A few riders in the A- group went down, one took a helicopter ride to the hospital, one took an ambulance and one had her husband pick her up. By Saturday afternoon, all were reported in good spirits though one was kept overnight for observation.

While waiting for the medics to show up, a southbound group of three riders were paying more attention to the crash than their riding. They touched and the 20 or so of us on the side of the road got to see them touch, flip and crash. They rode off in minutes, mostly unhurt but with some potential mechanical problems.

Later in the day, I’m told a rider on a TT or tri bike went down on the steel drawbridge. His deep gash was going to require stitches.

Be Careful — Wear Your Helmet

Accidents happen. No one was being especially stupid. None of the accidents involved cars, dogs or bad roads. You put enough hours into any sport and you’re going to get hurt. The trick is to be careful and be wearing the right equipment so that any damage is minimized.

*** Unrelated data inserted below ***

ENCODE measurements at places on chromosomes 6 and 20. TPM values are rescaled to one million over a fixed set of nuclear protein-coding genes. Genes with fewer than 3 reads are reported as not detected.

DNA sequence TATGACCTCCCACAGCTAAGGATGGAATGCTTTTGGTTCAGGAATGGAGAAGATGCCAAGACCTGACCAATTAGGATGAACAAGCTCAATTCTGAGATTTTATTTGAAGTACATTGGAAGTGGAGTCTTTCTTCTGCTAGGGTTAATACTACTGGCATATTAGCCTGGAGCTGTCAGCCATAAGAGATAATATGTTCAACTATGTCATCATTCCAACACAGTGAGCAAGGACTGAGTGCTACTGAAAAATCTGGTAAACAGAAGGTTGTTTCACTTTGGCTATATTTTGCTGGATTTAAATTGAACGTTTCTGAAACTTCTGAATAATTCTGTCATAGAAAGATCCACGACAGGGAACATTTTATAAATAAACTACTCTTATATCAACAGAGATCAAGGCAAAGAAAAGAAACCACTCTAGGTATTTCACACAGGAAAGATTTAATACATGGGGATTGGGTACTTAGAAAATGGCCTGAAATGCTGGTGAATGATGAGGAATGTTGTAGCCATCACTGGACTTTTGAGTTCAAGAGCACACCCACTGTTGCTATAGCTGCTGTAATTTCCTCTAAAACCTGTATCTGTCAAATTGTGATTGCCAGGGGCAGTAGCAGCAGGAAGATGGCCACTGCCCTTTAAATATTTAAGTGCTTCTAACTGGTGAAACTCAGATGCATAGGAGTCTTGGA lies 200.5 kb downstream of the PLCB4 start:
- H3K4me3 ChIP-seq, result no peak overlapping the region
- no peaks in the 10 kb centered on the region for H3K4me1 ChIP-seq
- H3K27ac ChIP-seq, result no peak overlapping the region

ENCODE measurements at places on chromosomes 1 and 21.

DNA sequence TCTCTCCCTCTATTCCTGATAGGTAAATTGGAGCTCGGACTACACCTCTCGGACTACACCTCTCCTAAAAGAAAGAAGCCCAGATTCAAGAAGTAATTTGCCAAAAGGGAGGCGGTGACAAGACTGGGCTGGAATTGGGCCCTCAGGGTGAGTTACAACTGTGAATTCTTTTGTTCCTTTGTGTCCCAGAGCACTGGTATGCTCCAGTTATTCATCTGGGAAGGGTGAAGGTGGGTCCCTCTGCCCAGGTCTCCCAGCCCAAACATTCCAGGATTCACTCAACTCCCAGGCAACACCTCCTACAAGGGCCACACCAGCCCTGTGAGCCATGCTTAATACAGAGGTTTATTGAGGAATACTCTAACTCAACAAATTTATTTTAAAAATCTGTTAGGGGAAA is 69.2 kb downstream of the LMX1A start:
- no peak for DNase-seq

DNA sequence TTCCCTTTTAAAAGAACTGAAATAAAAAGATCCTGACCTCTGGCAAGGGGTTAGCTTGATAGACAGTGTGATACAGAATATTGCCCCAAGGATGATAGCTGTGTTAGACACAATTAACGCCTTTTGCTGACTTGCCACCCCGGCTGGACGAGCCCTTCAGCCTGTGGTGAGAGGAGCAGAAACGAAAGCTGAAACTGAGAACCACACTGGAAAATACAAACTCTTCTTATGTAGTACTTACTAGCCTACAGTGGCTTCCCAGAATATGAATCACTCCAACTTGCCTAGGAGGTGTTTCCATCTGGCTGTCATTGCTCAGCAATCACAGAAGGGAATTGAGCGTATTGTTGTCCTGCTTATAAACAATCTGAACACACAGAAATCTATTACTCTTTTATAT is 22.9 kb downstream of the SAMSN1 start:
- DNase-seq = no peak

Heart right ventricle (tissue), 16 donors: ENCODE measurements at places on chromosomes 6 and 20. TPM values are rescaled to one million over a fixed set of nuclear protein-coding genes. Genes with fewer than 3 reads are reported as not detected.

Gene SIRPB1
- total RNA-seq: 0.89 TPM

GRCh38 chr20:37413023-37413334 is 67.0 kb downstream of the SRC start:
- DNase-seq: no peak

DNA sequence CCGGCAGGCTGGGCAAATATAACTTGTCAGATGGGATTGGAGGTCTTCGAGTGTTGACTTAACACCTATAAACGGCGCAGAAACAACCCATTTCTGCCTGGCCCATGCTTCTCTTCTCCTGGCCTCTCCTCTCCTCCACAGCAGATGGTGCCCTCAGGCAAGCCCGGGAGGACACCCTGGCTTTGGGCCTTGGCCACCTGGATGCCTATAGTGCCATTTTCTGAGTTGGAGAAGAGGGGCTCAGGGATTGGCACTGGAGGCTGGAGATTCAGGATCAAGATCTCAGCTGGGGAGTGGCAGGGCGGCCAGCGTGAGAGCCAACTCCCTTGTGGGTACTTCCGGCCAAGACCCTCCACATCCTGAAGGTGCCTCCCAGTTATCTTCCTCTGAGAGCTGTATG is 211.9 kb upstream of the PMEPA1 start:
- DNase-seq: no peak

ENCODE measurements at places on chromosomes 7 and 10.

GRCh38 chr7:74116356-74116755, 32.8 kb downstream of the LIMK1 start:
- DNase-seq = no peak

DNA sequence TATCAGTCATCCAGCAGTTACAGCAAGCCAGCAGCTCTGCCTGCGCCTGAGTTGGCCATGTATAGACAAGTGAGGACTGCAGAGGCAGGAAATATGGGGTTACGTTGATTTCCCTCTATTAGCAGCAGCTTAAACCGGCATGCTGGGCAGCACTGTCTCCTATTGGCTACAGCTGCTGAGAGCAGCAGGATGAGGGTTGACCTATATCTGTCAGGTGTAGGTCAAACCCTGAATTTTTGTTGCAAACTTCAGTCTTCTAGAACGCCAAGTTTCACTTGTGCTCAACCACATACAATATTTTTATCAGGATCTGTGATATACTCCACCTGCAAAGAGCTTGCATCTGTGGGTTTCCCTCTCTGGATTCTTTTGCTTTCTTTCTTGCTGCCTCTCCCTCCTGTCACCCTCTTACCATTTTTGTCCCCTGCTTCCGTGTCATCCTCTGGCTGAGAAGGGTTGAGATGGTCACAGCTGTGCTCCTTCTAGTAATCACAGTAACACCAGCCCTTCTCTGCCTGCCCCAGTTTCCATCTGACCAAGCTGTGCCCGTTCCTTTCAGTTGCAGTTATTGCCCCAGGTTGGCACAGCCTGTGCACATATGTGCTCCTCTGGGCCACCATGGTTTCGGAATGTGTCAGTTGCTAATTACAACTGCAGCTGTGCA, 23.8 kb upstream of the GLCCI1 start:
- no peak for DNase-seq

The crack in the helmet above isn’t all that impressive. You can see from the photo below, the crack goes all the way through the helmet.

Internal Damage to Bike Helmet After Crash

Cracks in Helmet Could Have Been Skull Cracks

This helmet belongs to the guy who took an ambulance ride to the hospital. He is an experienced cyclist with several thousand miles under his belt, many of those on the same road on which he crashed. You don’t get to pick when and where you’re going to crash so it’s best to always ride with a helmet. Those helmet cracks could have been skull cracks.

Helicopter Takes Injured Cyclist to Hospital

Group Riding No More Dangerous Than Solitary Riding

Before you swear off group rides as being more dangerous, keep in mind that you can fall and hurt yourself while riding alone, too. The advantage of riding with a group is that there are lots of people available to provide assistance, get a license plate number and call for help.

In either case, wear your helmet.